10. Ghost reflections: Like all diffraction gratings, the VPH gratings do induce some artifacts in the observed spectra. The dominant artifact is a prominent ghost reflection (essentially an out of focus 0th order image of the slit). The gratings are designed to throw the ghost out of the field of view for the most commonly used wavelength setups. For more unusual settings the user MUST visually check an arc frame to ensure that there are no ghost images that would damage critical wavelength ranges.

Grating Efficiencies

Preliminary efficiency curves for the AAOmega gratings are available here. All measurements were taken prior to AR coating, so all quoted efficiencies should be increased by a factor 1.08. All curves are approximate, with a 25mm aperture used to test the efficiencies. The different curves for each grating correspond to different grating angles; users can select whatever grating angle is most suitable for their observations. Note that the test may have been done with the grating (and hence slant angle) reversed with respect to the grating calculator. Note that altering the grating angle also has a 2nd-order effect on resolution and wavelength coverage; this becomes significant at high dispersion.

Low resolution Medium resolution High resolution
580V
385R
1700B
1500V (note angles +90deg)
1000R
1000I
3200B
2500V
2000R
1700I
1700D

Blaze Angles for VPH gratings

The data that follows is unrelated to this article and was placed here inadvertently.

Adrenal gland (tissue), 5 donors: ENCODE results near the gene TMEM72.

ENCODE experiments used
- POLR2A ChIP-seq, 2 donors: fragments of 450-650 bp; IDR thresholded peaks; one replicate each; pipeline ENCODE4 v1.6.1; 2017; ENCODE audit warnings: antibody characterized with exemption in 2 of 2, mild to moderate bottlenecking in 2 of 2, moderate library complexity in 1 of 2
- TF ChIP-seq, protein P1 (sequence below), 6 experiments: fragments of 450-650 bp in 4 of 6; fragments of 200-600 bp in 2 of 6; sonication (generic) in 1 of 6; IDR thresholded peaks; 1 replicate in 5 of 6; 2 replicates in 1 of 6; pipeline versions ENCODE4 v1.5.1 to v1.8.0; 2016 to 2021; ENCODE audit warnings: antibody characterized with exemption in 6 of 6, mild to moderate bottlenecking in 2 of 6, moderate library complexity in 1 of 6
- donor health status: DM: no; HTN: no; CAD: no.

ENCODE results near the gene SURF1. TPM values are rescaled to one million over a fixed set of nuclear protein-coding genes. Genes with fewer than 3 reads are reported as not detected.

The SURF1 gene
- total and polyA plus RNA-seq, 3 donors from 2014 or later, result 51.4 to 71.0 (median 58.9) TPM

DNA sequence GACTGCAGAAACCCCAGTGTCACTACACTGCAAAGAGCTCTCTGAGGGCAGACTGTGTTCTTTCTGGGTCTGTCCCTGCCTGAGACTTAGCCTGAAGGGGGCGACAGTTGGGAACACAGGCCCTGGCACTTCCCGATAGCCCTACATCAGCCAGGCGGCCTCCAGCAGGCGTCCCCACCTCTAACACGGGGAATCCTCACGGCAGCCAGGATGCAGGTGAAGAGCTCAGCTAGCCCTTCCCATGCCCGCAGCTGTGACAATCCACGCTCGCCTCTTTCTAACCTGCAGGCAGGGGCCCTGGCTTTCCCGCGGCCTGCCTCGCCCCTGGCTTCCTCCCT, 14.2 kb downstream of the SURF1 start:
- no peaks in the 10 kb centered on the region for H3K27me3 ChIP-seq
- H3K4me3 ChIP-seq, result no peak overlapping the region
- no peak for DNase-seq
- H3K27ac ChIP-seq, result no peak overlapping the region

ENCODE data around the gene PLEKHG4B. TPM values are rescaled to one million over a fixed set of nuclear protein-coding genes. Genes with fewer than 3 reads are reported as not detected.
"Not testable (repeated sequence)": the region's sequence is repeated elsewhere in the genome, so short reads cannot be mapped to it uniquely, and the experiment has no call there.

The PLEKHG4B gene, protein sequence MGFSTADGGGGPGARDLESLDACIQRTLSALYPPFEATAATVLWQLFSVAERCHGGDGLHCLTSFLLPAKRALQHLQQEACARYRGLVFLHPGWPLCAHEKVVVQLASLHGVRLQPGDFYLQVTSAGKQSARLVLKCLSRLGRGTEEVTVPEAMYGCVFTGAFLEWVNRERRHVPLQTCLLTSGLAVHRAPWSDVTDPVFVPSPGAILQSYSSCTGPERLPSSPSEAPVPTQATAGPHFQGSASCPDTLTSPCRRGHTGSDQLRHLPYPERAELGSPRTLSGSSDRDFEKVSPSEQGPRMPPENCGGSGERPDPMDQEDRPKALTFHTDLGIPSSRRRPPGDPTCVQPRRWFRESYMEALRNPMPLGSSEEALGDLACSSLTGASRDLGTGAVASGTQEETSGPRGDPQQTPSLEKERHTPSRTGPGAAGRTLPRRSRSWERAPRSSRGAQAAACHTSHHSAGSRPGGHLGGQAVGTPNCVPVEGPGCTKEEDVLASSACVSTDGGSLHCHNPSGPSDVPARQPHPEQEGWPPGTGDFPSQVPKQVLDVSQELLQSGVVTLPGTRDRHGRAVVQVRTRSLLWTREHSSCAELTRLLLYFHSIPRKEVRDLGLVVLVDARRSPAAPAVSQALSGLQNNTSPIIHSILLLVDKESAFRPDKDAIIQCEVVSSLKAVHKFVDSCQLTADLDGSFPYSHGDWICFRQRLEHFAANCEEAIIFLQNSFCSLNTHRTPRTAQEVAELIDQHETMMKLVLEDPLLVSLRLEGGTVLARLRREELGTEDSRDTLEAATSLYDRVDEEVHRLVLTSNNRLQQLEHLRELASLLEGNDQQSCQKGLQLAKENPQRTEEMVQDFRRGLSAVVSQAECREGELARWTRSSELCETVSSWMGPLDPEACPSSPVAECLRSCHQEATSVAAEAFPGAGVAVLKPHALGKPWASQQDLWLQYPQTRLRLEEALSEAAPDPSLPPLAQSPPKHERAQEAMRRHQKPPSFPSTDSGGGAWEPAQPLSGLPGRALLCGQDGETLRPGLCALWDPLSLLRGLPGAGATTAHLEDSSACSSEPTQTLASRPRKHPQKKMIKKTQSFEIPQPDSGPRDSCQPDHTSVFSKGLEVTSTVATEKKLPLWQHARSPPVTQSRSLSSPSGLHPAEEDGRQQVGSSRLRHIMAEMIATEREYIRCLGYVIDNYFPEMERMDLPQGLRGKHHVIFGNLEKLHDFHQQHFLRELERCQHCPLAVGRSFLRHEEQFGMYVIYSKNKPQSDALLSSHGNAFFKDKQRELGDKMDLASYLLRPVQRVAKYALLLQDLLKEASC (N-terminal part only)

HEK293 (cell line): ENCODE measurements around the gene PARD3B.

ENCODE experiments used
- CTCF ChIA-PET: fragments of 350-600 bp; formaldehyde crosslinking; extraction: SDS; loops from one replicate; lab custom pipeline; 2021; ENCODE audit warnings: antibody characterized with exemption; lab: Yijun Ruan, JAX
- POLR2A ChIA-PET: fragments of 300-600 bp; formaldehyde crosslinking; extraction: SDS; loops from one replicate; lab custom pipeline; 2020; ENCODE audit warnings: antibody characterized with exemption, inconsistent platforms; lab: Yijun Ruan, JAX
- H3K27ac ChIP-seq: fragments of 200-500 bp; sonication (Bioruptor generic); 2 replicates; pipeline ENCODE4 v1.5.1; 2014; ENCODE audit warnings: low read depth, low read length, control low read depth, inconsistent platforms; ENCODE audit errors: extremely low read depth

AAOmega uses Volume-Phase Holographic (VPH) transmission gratings. These have flexible blaze angles. Each grating has a specific design blaze angle which will give the absolute maximum efficiency with that grating (the super blaze). This peak efficiency reduces smoothly with wavelength away from that. The usual setup for most programs is therefore to have the grating set at its super blaze angle and the camera at twice this angle to centre the maximum efficiency wavelength on the CCD. The complication comes when the observer wishes to observe at a central wavelength which is some distance away from the super blaze angle for the grating. This would mean observing with the grating and camera angles highly asymmetric, and therefore operating on the low efficiency (and rapidly falling) part of the blaze envelope for the grating. The solution is to tune the grating and camera angles to new values. This shift in the grating angle will shift the blaze profile away from the super blaze, flattening the steep wings of the super blaze envelope and boosting system performance at the desired wavelength(s), with the expense of a slight reduction in overall peak performance in comparison to the super blaze setting.